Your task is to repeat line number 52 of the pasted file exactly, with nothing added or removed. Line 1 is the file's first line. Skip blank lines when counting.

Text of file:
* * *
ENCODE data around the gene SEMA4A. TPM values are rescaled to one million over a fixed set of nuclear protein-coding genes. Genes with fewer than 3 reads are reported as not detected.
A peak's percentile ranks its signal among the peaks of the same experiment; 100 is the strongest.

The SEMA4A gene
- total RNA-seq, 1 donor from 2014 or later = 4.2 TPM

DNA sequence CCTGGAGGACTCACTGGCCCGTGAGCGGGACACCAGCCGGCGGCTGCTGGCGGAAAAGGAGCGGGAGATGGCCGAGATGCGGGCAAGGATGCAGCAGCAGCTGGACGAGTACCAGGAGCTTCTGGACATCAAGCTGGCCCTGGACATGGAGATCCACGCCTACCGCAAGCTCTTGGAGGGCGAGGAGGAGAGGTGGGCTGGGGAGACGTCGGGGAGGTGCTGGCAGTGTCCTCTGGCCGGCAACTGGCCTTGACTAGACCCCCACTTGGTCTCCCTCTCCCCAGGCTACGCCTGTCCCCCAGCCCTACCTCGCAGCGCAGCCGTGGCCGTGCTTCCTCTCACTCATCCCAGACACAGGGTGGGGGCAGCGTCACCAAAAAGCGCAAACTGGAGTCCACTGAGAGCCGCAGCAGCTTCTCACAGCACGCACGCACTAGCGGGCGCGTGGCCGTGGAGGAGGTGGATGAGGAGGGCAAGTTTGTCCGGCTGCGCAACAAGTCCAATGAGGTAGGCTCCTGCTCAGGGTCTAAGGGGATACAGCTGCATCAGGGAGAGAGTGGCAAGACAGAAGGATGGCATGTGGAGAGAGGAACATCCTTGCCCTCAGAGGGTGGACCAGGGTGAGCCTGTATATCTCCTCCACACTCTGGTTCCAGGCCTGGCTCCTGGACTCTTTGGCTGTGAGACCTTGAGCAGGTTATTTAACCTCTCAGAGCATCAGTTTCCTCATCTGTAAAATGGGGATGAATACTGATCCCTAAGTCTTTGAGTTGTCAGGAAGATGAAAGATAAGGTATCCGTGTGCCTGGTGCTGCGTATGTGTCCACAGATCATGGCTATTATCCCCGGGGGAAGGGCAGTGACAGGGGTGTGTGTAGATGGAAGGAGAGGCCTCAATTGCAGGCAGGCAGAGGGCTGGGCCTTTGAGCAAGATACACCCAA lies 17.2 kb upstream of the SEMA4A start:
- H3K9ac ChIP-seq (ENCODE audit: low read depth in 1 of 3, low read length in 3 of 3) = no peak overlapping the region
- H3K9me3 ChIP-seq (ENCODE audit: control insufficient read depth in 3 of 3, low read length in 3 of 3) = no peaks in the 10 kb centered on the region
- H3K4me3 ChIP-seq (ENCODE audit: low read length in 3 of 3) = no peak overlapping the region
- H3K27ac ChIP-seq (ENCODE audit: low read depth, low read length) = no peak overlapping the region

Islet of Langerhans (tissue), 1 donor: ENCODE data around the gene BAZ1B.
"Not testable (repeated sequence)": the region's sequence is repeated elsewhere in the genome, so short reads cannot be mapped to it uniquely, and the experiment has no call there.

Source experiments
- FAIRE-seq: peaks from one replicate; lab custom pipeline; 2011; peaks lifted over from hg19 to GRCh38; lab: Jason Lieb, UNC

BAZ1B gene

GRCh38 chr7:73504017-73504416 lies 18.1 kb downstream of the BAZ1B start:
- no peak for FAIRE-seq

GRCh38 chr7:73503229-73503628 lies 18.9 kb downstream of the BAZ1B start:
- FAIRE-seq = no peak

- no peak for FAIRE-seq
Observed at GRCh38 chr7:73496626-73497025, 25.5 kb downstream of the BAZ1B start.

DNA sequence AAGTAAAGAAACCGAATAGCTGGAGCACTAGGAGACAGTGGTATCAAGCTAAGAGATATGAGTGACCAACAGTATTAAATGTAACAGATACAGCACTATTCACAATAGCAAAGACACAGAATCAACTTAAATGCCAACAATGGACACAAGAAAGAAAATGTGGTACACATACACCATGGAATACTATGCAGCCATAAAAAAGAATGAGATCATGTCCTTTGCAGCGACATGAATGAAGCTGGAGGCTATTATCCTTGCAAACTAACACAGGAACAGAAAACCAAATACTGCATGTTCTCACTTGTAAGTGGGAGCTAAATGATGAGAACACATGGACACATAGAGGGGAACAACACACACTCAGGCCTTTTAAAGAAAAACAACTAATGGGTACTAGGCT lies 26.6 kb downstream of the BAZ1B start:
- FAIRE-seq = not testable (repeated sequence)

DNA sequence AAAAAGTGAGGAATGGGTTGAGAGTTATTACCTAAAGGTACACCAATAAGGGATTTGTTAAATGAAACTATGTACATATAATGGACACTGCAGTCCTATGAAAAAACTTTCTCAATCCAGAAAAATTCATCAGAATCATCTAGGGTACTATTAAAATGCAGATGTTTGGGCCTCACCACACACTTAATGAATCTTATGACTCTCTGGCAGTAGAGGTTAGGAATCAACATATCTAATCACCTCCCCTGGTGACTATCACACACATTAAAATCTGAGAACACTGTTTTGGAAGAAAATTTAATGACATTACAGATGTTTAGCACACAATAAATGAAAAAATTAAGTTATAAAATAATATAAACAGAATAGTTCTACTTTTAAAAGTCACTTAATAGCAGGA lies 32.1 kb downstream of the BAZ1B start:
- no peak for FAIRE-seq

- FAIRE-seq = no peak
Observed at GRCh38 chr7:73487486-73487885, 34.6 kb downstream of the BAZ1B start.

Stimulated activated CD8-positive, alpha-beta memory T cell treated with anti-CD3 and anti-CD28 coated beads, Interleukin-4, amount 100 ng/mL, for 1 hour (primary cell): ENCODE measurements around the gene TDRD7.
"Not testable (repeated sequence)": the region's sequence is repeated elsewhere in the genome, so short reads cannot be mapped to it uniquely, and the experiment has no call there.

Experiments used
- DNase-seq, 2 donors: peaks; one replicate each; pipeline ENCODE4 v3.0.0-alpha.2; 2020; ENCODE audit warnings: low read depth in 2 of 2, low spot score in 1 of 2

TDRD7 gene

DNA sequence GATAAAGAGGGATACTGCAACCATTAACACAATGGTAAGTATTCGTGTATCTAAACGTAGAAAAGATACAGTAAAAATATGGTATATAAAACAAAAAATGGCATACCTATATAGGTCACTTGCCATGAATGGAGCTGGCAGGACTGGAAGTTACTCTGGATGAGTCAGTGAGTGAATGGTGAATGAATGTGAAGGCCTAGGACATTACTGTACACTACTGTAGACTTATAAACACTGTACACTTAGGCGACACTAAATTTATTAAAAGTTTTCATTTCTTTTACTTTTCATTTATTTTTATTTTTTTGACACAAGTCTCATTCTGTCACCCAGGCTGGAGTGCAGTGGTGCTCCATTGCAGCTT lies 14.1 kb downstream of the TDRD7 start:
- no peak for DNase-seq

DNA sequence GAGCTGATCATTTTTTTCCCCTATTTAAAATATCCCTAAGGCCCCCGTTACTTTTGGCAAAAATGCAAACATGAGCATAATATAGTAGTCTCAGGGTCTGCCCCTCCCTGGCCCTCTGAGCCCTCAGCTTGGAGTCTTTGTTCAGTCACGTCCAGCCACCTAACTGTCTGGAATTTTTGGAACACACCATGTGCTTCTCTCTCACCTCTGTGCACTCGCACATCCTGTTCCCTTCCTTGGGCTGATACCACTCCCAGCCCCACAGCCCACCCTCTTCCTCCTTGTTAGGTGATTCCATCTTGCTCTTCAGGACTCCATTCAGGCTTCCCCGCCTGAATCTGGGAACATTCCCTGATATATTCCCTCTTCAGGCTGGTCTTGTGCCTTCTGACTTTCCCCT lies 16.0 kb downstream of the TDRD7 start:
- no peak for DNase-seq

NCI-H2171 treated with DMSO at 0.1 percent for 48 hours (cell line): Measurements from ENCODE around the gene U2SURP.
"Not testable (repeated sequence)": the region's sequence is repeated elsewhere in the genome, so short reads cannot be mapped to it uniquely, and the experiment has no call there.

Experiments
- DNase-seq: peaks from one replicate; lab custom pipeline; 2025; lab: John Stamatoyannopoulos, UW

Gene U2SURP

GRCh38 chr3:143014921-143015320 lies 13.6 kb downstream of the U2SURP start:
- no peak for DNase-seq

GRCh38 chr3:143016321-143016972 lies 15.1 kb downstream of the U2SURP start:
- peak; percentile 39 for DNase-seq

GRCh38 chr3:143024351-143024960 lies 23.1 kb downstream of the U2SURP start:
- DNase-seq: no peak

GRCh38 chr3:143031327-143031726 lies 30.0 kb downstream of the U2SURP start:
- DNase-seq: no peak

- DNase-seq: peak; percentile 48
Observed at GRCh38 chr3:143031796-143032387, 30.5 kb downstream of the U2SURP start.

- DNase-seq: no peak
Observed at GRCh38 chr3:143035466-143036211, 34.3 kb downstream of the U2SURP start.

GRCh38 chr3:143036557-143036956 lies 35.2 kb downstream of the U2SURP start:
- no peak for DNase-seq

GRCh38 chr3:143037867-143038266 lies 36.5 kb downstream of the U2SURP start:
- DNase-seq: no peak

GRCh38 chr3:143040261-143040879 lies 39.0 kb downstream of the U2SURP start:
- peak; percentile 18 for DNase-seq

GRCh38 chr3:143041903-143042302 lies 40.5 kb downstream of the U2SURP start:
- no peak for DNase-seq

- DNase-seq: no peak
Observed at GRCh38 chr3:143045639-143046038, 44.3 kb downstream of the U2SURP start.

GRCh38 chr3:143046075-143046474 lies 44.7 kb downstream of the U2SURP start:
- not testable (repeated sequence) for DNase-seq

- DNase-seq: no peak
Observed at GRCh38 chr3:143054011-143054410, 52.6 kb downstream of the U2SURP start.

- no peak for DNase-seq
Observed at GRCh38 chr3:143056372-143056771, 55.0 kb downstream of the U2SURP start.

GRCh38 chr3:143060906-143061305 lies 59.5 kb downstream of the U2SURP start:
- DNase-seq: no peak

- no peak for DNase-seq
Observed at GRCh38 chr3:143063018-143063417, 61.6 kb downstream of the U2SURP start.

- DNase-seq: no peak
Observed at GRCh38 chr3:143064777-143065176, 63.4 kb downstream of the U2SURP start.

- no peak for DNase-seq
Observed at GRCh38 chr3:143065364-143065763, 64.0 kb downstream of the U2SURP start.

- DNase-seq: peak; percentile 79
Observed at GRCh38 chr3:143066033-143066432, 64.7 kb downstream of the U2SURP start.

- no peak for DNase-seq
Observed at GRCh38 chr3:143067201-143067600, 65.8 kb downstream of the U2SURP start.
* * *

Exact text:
Observed at GRCh38 chr3:143035466-143036211, 34.3 kb downstream of the U2SURP start.